DJ Jazzy Jeff and The Fresh Prince ~ Rock the House (1987)

Posted on March 3, 2013


By the late 1980’s, rap music had expanded outward from its birthplace in New York City, as artists from places like Houston (the Geto Boys), Miami (2 Live Crew), Oakland (MC Hammer and Too Short) and Seattle (Sir Mix-A-Lot) began to stake their own claims, and plant flags for their respective hometowns. In that same time period, Philadelphia had begun to craft a notable team in its own right, through artists like Steady B, Schoolly D, 3XDope, and Cash Money & Marvelous. But among the city’s best and brightest was a duo from West Philadelphia, who’d become not only the most successful rap act in Philly Hip Hop history, but a trailblazing act that’d make significant strides for Hip Hop as a whole. They were known as DJ Jazzy Jeff & The Fresh Prince.

Years before Will Smith became a superpower in film and television; he was Willard Smith, Jr., a kid from Wynnefield, West Philadelphia, with megawatts of personality, and a love of music. Starting out as a drummer in his family’s jazz band, Will gravitated towards rap after hearing the Sugarhill Gang’s “Rapper’s Delight” in 1980. Inspired by the New Jersey trio’s classic single, the 12-year-old Will put pen to pad and began writing his own rhymes, and two years later, along with a neighborhood friend named Clarence Holmes, Will Smith attempted to pursue rap professionally, as one-half of a duo called The Fresh Prince (Smith) and Ready Rock C (Holmes). While pursuing a recording deal, the duo was spurned by Philly Hip Hop impresario Dana Goodman, but undaunted, the Fresh Prince continued to chase his dream.

While Will was trying to get on in the game, fellow West Philly native Jeff Townes was developing a rep as the city’s preeminent turntablist. Professionally known as DJ Jazzy Jeff, Townes took to turntablism at the age of 10, and after years of honing his skills, Jeff gained a cult following for his wizardry on the 1s and 2s; drawing large crowds at parties he worked across Philadelphia. Live wires connected at one of these parties in 1985, when the emcee set to work with Jeff failed to show, and Will Smith, an attendee at the party, offered to work alongside Jeff. Their chemistry was undeniable, and after deciding to team up officially, Dana Goodman was once again approached about cutting a record, and signed the duo to his imprint Word Up Records in 1986. That summer, Jeff and Will dropped “Girls Ain’t Nothing But Trouble”, a comical, briskly-selling single that prompted New York label Jive Records to offer them an album deal. They signed with Jive later that year, and in 1987, DJ Jazzy Jeff & The Fresh Prince, with Ready Rock C in tow, took center stage with their debut album Rock the House.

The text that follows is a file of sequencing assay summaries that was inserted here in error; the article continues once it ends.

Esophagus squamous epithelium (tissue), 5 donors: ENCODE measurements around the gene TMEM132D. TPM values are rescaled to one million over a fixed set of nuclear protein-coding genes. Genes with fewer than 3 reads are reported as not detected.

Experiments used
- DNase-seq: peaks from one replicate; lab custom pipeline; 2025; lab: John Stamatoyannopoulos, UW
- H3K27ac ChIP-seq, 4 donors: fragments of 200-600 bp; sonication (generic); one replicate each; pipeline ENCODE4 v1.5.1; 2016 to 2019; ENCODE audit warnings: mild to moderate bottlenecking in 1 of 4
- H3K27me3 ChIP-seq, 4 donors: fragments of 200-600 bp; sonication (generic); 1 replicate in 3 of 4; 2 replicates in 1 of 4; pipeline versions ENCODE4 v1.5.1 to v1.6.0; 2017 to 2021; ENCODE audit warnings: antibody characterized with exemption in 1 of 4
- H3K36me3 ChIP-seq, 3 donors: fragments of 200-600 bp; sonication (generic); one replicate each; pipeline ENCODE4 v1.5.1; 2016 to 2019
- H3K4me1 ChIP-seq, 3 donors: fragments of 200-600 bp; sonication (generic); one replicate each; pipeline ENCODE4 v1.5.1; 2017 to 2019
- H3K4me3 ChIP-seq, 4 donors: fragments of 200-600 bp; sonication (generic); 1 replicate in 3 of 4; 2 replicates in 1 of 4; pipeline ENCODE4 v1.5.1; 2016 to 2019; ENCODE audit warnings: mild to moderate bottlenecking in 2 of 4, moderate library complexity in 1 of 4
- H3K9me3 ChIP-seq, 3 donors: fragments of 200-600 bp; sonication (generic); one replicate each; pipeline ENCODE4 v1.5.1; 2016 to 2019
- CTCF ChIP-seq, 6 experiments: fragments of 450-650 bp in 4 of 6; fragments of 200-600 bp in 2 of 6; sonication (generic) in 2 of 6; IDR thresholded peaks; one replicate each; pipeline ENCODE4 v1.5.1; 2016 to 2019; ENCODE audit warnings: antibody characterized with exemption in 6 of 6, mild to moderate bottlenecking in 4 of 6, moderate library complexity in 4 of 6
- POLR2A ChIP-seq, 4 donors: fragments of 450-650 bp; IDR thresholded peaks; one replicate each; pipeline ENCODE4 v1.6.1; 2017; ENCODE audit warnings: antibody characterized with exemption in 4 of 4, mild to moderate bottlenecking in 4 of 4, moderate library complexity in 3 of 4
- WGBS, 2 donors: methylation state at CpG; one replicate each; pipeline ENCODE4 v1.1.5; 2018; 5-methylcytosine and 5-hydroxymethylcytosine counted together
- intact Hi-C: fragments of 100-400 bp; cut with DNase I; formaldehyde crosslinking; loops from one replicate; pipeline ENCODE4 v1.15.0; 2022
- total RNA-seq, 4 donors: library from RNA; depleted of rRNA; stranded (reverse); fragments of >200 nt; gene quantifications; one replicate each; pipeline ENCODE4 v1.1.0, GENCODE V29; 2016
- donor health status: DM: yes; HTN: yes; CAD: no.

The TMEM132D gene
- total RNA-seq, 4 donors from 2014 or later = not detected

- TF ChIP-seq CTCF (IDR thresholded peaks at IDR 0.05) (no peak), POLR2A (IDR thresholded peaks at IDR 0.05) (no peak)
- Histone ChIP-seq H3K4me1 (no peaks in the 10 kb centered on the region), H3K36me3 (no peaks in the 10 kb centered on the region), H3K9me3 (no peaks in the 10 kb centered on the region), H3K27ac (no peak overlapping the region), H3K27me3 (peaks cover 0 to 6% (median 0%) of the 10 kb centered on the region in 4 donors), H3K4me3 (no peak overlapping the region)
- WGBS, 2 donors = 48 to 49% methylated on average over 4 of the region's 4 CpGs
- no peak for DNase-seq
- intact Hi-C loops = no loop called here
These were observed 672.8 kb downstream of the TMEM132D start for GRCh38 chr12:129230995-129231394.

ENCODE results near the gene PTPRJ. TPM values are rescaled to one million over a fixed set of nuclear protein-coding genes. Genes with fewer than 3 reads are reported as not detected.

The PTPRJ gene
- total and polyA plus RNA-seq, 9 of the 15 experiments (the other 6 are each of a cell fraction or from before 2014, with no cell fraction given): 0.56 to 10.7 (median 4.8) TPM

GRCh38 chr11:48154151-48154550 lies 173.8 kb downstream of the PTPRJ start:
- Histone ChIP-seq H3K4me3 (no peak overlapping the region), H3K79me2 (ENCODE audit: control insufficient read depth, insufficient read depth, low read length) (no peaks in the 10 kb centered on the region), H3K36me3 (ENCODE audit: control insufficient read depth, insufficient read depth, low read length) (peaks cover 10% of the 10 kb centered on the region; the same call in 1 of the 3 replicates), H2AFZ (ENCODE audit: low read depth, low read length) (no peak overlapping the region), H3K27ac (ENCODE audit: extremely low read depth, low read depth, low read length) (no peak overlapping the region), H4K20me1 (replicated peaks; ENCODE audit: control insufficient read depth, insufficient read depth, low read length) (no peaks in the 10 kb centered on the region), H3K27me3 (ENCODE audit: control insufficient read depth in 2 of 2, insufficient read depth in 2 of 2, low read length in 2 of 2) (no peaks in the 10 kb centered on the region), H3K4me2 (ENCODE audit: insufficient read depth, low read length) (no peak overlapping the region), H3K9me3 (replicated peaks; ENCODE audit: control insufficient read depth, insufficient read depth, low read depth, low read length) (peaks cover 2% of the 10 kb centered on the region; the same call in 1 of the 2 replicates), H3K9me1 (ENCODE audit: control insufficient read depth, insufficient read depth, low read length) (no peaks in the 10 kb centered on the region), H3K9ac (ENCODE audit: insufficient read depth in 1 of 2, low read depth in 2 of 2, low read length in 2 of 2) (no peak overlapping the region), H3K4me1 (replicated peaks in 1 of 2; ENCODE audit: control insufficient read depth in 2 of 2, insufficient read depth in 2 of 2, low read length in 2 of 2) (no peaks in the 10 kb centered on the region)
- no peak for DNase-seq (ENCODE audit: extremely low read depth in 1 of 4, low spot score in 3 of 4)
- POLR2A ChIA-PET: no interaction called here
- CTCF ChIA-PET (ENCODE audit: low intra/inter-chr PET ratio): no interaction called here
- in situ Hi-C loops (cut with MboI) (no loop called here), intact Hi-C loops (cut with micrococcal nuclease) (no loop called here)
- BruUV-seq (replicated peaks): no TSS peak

Rock the House is an engaging affair from end to end, with melodic tracks, spirited lyrical performances, and dazzling turntable work. The chemistry of The Fresh Prince, DJ Jazzy Jeff, and beatbox extraordinaire Ready Rock C, who provides invaluable support on this album, is inspiring, and proves to be integral to this album’s flow and continuity. The album opens with two campy, things-fall-apart joints; backed with familiar samples, and featuring the wit and storytelling skills that became Will Smith’s calling cards as an emcee. The crew’s debut single “Girls Ain’t Nothing But Trouble” opens the set, and finds The Fresh Prince spinning humorous tales about his woes with women, over composer Hugo Montenegro’s theme from the 1960’s sitcom I Dream of Jeannie. Fresh Prince ratchets up his fabling on the next cut, the comical “Just One Of Those Days”. Over sparse scratches and a sample of the Taco hit “Puttin On The Ritz”, the Prince walks us through a day from hell; where he endures humiliation, injury, and ends up in jail while trying to get to work, only to be reminded it’s his day off. After easing in with a bit of hilarity, Ready Rock C checks in for “Rock The House”, a cut that practically belongs to him. In front of a live crowd, Ready Rock C lives up to his alias the “Human Lindrum”, by masterfully recreating beats, melodies and sound effects with his mouth, at the request of The Fresh Prince, who also backs his play by rhyming and harmonizing. “Taking It To The Top” moves with measured precision; kitted by choice bits of James Brown’s “Cold Sweat”, and featuring clever wordplay and light boasting from The Fresh Prince, and scratching from DJ Jazzy Jeff that’s so nimble and subtle, it sounds like digital editing instead of sounds from human hands. And Jeff takes center stage on the banger “The Magnificent Jazzy Jeff”, a textbook turntablist expedition where Fresh Prince big-ups his DJ, lets Jeff finish his bars with word breaks; and then eggs Jeff on as he manipulates the mixer. One listen to this track and you’ll know exactly why they call Jeff ‘The Magnificent’.